In the previous blog, I wrote about education of Dowa Problem and suggested that we should hide that so as not to remember; namely, 寝た子を起こすな論. In my view, the theory does work in the case of Dowa Problem; however, as described in Pacchigi!, lack of correct understanding of certain kind of problems such as about Zainichi Koreans may cause troubles. In the movie, when Kosuke (main character) attempted to pray in his Zainichi friend’s funeral, he was refused by the friend’s families due to lack of understanding of Zainichi’s history. That is, unlike Dowa Problem, the problem of Zainichi Korean requires another way to learn; thus the following will discuss the way to learn about Zainichi Koreans, comparing with the case of Dowa Problem.
The first difference between burakumins and Zainichi Koreans is their identities. The former has identities as Japanese and the latter has those as, more or less, Koreans. Unlike burakumins who are completely Japanese, Zainichi Koreans are different from Japanese. The second difference is in their demands; i.e. the former requires assimilation into other Japanese majority because they have a historical background that they were outcasted in Edo Era, while the latter keep on having their own culture including, as described in the movie, makkori and Choko (high schools for Zainichi Koreans). In other words, Zainichi Koreans requires diversity unlike burakumins who are seeking to assimilation.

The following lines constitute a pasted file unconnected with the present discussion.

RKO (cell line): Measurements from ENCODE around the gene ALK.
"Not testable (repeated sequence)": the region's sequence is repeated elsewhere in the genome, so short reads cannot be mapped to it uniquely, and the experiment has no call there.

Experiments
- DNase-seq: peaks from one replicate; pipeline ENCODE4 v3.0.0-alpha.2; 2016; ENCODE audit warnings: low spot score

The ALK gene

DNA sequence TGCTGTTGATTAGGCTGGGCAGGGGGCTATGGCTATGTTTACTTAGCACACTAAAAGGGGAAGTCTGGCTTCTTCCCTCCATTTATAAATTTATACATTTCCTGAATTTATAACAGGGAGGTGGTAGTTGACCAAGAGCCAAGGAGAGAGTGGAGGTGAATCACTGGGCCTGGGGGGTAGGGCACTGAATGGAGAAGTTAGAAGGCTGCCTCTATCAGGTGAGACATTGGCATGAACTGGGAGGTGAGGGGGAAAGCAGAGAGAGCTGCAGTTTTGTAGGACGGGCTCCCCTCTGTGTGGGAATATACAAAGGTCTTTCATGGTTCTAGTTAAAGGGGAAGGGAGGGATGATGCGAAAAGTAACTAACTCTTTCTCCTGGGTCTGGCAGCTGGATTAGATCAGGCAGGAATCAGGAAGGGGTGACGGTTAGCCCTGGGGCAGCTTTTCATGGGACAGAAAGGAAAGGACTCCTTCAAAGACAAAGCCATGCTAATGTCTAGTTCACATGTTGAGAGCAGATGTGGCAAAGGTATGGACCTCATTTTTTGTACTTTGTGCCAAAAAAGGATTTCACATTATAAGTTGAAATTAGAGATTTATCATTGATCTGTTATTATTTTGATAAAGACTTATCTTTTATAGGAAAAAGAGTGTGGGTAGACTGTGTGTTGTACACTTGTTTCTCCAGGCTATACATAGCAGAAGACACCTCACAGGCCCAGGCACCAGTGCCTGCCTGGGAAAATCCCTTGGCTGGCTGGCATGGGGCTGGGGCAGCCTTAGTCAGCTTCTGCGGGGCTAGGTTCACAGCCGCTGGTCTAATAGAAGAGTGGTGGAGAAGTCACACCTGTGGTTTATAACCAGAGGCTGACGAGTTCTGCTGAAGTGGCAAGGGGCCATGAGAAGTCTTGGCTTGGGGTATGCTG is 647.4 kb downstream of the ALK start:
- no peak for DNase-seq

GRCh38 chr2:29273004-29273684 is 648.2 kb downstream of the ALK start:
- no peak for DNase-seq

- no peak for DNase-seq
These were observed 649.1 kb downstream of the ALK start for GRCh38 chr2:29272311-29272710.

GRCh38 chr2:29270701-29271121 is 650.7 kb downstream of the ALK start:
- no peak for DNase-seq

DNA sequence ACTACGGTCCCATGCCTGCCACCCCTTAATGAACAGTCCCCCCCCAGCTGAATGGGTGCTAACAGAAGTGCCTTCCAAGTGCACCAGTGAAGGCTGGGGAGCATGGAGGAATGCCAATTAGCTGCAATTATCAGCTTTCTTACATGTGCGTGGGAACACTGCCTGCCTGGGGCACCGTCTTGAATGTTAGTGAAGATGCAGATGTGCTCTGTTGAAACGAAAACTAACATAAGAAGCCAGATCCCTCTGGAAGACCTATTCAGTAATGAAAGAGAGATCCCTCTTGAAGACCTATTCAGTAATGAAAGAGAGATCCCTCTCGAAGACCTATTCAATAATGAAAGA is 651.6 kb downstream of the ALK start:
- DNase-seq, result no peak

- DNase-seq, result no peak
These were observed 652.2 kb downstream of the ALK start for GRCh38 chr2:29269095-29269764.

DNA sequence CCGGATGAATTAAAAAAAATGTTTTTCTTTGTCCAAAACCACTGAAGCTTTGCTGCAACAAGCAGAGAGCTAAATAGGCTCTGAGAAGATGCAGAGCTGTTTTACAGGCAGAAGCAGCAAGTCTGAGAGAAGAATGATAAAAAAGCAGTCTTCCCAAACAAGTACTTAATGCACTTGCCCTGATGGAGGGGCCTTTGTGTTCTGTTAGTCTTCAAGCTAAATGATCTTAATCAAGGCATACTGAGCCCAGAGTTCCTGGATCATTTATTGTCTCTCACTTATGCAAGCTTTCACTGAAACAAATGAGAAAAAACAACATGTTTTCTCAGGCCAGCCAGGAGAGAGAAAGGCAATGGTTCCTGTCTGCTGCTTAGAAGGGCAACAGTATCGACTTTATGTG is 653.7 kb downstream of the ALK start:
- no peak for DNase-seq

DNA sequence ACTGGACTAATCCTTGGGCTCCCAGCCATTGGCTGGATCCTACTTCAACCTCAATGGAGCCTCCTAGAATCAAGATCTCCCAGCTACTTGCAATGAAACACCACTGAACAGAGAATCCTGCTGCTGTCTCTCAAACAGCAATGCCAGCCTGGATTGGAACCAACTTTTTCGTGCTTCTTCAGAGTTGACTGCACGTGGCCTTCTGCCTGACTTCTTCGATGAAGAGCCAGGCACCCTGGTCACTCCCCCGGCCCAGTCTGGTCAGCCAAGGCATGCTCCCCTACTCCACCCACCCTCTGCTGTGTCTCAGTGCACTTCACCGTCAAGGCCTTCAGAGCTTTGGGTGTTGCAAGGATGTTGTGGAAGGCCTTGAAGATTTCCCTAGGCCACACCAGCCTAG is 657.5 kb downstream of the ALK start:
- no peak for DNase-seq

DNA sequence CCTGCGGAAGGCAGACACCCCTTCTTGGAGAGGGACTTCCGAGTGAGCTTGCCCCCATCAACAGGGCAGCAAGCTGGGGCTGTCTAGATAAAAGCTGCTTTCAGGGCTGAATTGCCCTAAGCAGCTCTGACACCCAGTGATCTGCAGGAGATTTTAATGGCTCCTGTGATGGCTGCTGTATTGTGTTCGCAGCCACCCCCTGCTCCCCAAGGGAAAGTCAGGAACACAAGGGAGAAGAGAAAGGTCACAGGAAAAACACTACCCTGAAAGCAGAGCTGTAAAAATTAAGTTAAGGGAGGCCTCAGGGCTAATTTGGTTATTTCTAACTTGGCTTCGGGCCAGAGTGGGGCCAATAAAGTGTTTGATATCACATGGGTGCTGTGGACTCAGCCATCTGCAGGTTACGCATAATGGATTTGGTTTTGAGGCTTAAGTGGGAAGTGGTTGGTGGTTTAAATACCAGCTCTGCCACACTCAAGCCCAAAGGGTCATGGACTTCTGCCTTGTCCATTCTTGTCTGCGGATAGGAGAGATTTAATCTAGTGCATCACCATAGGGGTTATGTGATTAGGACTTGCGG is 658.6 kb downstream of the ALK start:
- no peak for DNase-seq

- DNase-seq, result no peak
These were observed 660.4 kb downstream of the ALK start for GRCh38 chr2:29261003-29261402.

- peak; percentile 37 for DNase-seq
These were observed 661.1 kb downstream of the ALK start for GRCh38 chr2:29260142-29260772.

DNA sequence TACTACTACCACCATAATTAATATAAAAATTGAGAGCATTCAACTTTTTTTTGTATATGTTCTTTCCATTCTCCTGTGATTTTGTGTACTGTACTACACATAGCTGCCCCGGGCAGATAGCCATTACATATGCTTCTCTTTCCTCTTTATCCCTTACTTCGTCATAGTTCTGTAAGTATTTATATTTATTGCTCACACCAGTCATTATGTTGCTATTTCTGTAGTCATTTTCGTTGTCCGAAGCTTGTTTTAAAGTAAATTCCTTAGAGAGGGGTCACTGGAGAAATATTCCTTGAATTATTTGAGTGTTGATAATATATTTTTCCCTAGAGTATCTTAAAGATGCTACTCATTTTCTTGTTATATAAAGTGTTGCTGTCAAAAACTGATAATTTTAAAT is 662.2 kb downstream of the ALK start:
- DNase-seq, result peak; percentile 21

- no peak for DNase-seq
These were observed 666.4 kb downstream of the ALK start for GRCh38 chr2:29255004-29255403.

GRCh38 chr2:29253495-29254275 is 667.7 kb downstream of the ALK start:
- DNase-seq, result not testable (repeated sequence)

In the case of burakumins, 寝た子を起こすな論 works because they have Japanese identities and require assimilation; while in the case of Zainichi Koreans, the theory does not work because they do not completely have Japanese identities and require diversity; thus, we need to have correct historical understanding of Zainichi Koreans actively. In the movie, Kosuke was refused by his friend’s families and the sole reason was his nationality: Japanese. Zainichi Koreans have a historical background that they came to Japan through the colonialism of Japan and they perhaps do not have good image to Japan. The movie described Kosuke as naïve and ignorant; while at present, Japanese youth are unconcerned about such problems; in other words, they tend not try to know. The historical backgrounds are different between 1970s (in the movie) and 21st century; but both are common in a sense that both Kosuke and Japanese youth do not have knowledge about Zainichi Koreans; thus, the lesson of having historical understanding can be applied not only to Kosuke but also to us.
by Kosuke Matsuura